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Tuesday, June 3, 2014

What do Ian Flemming and David Niven have in common?

Writer, Actor, Real World Spies










True David Nivan played the "real James Bond" in the spoof 1966 Peter Sellers' version of "Casino Royale',  but their connection went far deeper than that. Fleming was the man behind the most sucessful slight of hand of World War II, convincing Germany that the Allies first fore into German occupied Europe in 1943. David Nivan (Pink Panther) was the MI6 officer who trained the "fake" General Montgomery to fool the Germans into believing, for the second time, that the Allies would invade southern France from North Africa, taking German attention away form the real invasion from England on D-Day in 1944.
Both men were spies involved in major spy victories of the Second World War.

The story of James Bond creator Flemmings part involves Operation Mincemeat (see Weekend Edition below).

Nivan in a still classified North Africa "invasion force" . A professional impersonator Meyrick Clifton James was put under Nivan's tutelage (Nivan already successful as a film and stage actor in Endland, the US and Mexico, but that's a different story) for the fake army and later yet another diversion. 

Nivan was member of the Phantom Signals Unit, which located and reported enemy positions, keeping read commanders up to date changing battle lines.

Wikipedia has these two intersting Nivan stories: "About to lead his men into action, Niven eased their nervousness by telling them, "Look, you chaps only have to do this once. But I'll have to do it all over again in Hollywood with Errol Flynn!" Asked by suspicious American sentries during the Battle of the Bulge who had won the World Series in 1943, he answered "Haven't the foggiest idea . . . But I did co-star with Ginger Rogers in Bachelor Mother!"

As a side note, Alfred Hitchcock served MI6, encouraged to move to America to make films partially at their request, to report back to British Intelligence on Hollywood and known Nazi and Japanese sympathies by those in high levels of the industry. He filed bries on a regular basis in the interest of British patriotism.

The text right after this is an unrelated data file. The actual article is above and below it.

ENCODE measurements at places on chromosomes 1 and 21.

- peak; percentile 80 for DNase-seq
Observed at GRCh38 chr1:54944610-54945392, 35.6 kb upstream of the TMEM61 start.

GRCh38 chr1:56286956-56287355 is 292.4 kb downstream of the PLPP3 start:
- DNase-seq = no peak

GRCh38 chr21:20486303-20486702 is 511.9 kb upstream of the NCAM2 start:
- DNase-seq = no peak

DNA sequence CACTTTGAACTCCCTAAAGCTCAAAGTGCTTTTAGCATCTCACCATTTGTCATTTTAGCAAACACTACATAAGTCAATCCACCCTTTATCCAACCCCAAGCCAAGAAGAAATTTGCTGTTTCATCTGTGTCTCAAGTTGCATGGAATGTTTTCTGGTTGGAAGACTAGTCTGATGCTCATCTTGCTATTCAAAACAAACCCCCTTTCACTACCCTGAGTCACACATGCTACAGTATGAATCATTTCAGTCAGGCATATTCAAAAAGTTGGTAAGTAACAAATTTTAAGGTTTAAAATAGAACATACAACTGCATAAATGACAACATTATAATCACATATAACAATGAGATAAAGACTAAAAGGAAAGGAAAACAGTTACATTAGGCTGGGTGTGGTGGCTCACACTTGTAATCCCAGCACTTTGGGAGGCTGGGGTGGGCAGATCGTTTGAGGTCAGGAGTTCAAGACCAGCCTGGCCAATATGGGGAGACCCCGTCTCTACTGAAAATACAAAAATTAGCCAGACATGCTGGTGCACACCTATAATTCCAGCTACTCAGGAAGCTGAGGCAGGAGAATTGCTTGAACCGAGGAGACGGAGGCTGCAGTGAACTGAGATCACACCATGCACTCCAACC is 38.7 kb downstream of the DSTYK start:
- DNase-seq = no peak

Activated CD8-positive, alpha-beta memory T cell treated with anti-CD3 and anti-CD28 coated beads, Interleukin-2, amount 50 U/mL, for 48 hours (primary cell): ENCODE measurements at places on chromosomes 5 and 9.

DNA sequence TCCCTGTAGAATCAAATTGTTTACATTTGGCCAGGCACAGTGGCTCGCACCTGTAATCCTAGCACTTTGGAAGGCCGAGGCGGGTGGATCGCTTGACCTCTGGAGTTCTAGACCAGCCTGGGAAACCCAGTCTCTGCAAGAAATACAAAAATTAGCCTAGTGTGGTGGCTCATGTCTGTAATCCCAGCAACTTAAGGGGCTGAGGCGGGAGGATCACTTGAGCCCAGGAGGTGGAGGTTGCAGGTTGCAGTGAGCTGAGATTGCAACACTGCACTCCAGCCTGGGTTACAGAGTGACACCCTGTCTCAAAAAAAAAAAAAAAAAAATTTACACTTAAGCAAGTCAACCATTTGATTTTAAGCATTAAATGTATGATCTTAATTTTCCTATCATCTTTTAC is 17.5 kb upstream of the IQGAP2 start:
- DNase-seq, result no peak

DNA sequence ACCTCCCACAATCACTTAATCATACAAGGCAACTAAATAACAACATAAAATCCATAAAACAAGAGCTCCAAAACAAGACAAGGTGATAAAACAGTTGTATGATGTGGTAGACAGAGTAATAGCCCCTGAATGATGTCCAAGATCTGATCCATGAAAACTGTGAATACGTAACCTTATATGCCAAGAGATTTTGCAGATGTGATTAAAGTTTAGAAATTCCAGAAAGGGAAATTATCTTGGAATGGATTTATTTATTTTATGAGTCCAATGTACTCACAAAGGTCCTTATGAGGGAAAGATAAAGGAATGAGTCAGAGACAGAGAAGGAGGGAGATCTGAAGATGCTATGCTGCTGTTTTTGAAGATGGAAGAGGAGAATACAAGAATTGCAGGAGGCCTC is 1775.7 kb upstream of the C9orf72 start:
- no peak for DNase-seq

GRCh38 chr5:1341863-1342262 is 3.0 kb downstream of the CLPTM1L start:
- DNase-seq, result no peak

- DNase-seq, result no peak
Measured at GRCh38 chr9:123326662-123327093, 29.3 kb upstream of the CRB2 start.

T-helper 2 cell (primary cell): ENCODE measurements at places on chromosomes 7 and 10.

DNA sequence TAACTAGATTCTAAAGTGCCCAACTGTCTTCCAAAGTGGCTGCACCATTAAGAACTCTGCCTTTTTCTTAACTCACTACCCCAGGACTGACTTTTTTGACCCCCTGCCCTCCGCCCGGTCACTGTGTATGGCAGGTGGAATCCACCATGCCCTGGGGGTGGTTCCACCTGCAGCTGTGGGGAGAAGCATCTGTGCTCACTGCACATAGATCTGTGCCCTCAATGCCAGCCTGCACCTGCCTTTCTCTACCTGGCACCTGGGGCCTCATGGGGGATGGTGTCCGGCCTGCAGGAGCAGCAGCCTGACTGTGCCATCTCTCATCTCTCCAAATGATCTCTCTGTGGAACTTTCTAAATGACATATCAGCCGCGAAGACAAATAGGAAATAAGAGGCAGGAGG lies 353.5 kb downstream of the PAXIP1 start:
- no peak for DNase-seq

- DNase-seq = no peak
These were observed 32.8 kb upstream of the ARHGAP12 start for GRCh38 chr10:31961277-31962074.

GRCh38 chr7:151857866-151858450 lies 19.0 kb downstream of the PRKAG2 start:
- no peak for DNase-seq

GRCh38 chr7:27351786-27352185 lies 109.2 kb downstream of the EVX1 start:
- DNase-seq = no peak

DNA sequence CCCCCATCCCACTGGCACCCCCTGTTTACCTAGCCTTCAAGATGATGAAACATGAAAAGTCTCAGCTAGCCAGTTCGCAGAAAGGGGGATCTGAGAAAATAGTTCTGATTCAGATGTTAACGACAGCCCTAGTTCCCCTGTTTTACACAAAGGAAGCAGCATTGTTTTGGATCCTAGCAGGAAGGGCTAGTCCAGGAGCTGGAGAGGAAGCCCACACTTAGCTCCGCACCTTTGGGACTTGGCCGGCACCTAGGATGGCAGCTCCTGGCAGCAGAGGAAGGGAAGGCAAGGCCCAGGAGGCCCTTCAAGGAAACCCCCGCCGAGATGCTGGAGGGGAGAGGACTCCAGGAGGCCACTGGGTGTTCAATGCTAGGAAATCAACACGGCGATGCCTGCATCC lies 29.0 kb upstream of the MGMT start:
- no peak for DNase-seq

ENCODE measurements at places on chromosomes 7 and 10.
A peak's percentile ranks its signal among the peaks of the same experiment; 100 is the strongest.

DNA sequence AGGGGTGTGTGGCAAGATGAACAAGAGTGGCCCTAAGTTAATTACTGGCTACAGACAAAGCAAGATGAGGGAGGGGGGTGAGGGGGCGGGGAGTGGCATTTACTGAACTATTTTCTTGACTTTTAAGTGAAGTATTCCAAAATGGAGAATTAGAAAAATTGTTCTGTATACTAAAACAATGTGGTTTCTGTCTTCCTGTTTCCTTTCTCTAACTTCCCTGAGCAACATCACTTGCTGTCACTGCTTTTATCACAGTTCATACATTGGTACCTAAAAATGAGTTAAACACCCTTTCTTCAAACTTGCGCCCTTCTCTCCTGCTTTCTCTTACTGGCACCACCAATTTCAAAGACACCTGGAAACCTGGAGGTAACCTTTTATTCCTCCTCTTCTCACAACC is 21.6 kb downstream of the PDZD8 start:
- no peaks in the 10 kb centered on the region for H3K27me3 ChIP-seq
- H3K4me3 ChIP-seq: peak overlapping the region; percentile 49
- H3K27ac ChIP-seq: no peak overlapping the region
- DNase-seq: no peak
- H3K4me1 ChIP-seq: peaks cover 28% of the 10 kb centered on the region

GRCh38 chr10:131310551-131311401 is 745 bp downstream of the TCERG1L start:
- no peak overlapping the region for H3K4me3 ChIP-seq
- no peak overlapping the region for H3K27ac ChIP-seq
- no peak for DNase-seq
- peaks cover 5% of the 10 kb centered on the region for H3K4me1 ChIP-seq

Early in 1943, Allied forces were massing along the coast of North Africa, preparing to make a push across the Mediterranean. They’d settled on strategically important Sicily as a target… but they needed to convince the Germans that they were aiming somewhere else.
How did they do it? With a great deal of imagination, and the dead body of an unfortunate Welsh laborer who’d died from eating rat poison.
“The idea, very simply, was to get a dead body, equip the dead body with false papers, and then drop it somewhere the Germans would find it,” historian Ben Macintyre tells NPR’s Guy Raz. Macintyre is the author of the new book, Operation Mincemeat: How a Dead Man and a Bizarre Plan Fooled the Nazis and Assured an Allied Victory.
“It was probably the most elaborate, certainly one of the oddest, and certainly one of the most successful deception operations ever undertaken,” Macintyre says.

The idea for Operation Mincemeat came originally from Ian Fleming, the creator of James Bond. Before he devoted his life to Agent 007, Fleming worked as an assistant to the head of British Naval Intelligence. And Fleming admitted freely that he’d lifted the idea of a dead body carrying false papers from a detective novel he’d once read.
To see photographs and listen to the full story click here.

Also spying for Great Britain during the Second World War, but in a much more passive manner, was Alfred Hitchcock who was ordered by the crown to keep tabs on German Axis influence and actions in Holllywood. \

First published 6/17/2010

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